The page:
However, the Prince Philip’s slips of the tongue generally cause no more than fleeting embarrassment for the royals — he lacks diplomatic skills at the best of times, and allowances are made for his age and for the fact that he comes from a generation unaccustomed to negotiating the minefields of multiculturalism. No such allowances should be made for Harry, though. He’s been (it’s hoped) well-brought-up and well-educated, and he’s certainly well-traveled. He’s supposed to be an ambassador for his country, and he should know better.
That said, the outcry over his remarks has been over the top. This is in part because the British media, like its U.S. counterparts, is increasingly in the business of entertainment rather than news gathering. The royal family are celebrities, and Britons bow to no one in their obsession with the foibles of the rich and famous. More disturbingly, it’s the media, along with assorted minority and special interest groups and human rights organizations, who decide precisely how offensive a particular instance of behavior is, and to whom.
Back in 2005, Harry got into into trouble for dressing up as a German soldier, complete with swastika armband, for a fancy dress party. There was an outcry, but it wasn’t on the scale of the controversy that has raged in recent days, because the hurt feelings of British Asians trump the hurt feelings of British war veterans and Holocaust survivors. And when Harry was pictured wearing a Che Guevara T-shirt a couple of years ago there was barely a murmur outside of a few conservative blogs. Guevara was responsible for the murder, torture, and imprisonment of thousands of innocent Cubans, but the left dominates the media and runs the grievance industry, and it decides which mass-murderers will be reviled and which will be hero-worshipped.
It’s also worth noting that some of the self-appointed spokesmen who lined up to lambaste Harry for his remarks are throwing stones from inside the glass houses of extremism. The BBC’s round up of reactions to the prince’s remarks, for example, includes quotes from the musician and “activist” Aki Nawas, who called for Harry to be thrown out of the army. This is the same Aki Nawas who, a couple of years back, released an album glorifying suicide bombers (the lyrics to one song practically constitute a bomb-making manual), praising Osama bin Laden (he also likens the al-Qaeda leader to Guevara, which actually makes perfect sense to me but upset some commentators on the left), and attacking the “immorality” of the West.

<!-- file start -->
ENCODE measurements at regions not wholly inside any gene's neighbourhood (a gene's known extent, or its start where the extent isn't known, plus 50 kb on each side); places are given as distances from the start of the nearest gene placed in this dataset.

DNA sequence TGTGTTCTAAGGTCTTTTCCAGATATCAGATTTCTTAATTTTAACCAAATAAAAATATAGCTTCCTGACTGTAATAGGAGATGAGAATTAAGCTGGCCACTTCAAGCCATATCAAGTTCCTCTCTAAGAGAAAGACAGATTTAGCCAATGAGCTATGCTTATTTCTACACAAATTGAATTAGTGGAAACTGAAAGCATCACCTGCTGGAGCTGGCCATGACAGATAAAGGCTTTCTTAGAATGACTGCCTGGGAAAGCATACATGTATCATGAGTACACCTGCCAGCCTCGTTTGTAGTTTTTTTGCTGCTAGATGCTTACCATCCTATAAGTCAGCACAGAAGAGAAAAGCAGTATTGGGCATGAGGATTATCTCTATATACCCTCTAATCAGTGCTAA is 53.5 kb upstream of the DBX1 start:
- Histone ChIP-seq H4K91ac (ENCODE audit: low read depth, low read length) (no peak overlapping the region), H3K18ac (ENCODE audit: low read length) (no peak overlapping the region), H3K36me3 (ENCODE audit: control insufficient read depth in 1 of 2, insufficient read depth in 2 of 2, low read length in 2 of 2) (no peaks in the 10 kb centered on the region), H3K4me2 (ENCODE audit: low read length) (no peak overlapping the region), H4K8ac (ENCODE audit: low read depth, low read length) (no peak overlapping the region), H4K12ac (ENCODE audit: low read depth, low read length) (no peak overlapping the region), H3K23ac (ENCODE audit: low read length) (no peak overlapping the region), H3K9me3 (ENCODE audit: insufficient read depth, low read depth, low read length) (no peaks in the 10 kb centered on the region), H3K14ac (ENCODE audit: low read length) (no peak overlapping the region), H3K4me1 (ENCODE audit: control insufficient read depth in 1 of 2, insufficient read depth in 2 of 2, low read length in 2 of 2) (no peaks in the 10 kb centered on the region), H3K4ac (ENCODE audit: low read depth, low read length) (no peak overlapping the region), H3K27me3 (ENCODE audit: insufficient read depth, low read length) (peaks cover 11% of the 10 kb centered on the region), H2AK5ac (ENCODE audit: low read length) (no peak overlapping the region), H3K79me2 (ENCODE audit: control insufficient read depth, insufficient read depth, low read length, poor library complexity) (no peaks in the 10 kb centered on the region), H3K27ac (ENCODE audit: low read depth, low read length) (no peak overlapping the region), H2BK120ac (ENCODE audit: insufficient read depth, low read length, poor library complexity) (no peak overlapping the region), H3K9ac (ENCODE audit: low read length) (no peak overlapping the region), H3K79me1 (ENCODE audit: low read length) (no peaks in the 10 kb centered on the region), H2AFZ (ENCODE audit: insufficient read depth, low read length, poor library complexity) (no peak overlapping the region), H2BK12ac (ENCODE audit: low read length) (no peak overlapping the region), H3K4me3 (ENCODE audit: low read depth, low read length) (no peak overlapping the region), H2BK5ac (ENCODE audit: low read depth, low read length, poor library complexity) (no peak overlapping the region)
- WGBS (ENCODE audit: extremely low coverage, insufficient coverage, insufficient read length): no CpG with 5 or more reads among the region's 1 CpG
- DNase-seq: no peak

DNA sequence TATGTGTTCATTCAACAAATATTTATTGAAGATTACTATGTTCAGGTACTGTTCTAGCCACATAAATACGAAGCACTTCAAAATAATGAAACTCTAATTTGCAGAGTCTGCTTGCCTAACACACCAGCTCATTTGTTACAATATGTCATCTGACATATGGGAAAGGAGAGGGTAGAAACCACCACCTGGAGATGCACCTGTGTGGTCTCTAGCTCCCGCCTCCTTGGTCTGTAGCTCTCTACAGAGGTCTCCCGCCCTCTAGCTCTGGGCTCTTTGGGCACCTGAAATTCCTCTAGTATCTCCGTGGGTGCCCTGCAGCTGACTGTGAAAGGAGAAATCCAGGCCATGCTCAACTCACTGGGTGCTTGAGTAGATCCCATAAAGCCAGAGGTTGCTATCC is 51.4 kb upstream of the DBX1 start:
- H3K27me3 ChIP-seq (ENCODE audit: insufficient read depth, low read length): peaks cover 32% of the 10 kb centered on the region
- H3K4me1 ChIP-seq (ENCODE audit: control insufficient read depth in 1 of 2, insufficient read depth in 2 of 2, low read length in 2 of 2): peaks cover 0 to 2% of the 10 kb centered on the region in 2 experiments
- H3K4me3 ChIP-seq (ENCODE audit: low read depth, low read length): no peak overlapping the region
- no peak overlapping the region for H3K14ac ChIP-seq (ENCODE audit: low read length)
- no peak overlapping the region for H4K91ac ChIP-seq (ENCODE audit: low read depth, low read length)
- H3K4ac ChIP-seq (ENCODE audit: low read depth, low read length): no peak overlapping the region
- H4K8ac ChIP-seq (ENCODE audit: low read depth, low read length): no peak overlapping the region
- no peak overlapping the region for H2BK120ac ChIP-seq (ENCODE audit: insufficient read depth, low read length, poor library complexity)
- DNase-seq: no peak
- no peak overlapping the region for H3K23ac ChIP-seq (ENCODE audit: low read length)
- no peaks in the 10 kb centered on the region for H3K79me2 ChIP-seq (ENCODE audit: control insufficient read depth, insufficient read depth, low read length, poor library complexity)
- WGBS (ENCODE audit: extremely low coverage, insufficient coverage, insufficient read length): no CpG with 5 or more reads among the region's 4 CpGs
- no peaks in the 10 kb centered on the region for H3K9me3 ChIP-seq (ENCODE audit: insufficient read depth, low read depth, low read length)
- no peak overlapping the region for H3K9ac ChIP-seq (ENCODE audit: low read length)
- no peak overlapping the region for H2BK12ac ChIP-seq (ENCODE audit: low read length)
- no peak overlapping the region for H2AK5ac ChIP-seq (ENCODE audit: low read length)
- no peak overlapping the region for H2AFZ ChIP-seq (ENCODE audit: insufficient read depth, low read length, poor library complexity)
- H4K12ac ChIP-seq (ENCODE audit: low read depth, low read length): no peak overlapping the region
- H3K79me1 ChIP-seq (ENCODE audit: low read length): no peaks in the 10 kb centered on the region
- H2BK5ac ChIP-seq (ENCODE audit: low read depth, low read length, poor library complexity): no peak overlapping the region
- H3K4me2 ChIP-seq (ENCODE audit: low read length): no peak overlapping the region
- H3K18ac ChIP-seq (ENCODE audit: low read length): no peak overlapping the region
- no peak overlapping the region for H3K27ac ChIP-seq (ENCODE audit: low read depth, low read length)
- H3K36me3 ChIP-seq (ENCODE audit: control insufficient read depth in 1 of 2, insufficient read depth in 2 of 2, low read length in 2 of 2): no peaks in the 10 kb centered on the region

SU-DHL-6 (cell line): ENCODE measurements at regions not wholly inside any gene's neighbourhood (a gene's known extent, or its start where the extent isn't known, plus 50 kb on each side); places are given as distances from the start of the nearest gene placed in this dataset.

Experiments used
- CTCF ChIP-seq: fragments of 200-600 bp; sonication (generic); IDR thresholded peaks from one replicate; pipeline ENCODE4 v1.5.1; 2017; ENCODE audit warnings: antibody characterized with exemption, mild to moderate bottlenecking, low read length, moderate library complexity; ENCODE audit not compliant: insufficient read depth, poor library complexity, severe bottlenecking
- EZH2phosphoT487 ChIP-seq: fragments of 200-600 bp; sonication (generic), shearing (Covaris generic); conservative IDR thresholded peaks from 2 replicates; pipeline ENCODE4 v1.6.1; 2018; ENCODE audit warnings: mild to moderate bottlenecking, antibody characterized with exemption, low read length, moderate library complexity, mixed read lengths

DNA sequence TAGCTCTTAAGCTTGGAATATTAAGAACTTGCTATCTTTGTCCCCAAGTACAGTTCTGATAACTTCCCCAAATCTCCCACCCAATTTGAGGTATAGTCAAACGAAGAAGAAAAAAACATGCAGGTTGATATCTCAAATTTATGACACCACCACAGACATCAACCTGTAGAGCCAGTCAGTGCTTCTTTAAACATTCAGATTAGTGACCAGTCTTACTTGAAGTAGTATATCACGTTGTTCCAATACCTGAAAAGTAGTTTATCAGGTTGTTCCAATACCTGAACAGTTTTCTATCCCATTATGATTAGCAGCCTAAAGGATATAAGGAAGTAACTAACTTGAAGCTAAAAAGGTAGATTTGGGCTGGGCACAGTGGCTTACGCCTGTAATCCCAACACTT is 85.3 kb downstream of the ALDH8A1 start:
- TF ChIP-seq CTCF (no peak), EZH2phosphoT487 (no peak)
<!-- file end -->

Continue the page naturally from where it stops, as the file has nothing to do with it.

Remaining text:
But taking the biscuit for manufactured outrage is Mohammed Shafiq, spokesman for the Ramadan Foundation, which purports to represent Britain’s young Muslims. Shafiq likes to portray his organization as the “reasonable” face of Islam in the UK, but the mask has slipped on several occasions. He attacked Tony Blair for suggesting that some British Muslims should do more to integrate and the Pope for quoting a 14th-century emperor who was critical of Islam. He also criticized the decision to award a knighthood to Satanic Verses author Salman Rushdie, on the grounds that Rushdie’s exercising of his right to free speech was offensive to Muslims, and he has condemned the publication of The Jewel of Medina, a “racy” book about the Prophet Mohammed by U.S. author Sherry Jones (I wrote about that row here). Before the Harry story broke Shafiq was keeping busy accusing the Israelis of behaving like Nazis in their assault on Hamas terrorists in Gaza.
The voice of reason indeed. Yet Shafiq has been omnipresent in the British media in recent days, describing Harry’s “Paki” remark as “sickening.” In some interviews, including the BBC piece linked above, he went further, calling Harry a “thug” — and now, irony of ironies, he’s been forced to apologize.
Like Harry, he’s finding out that when you open your mouth without first engaging your brain, it’s all too easy to cause offense.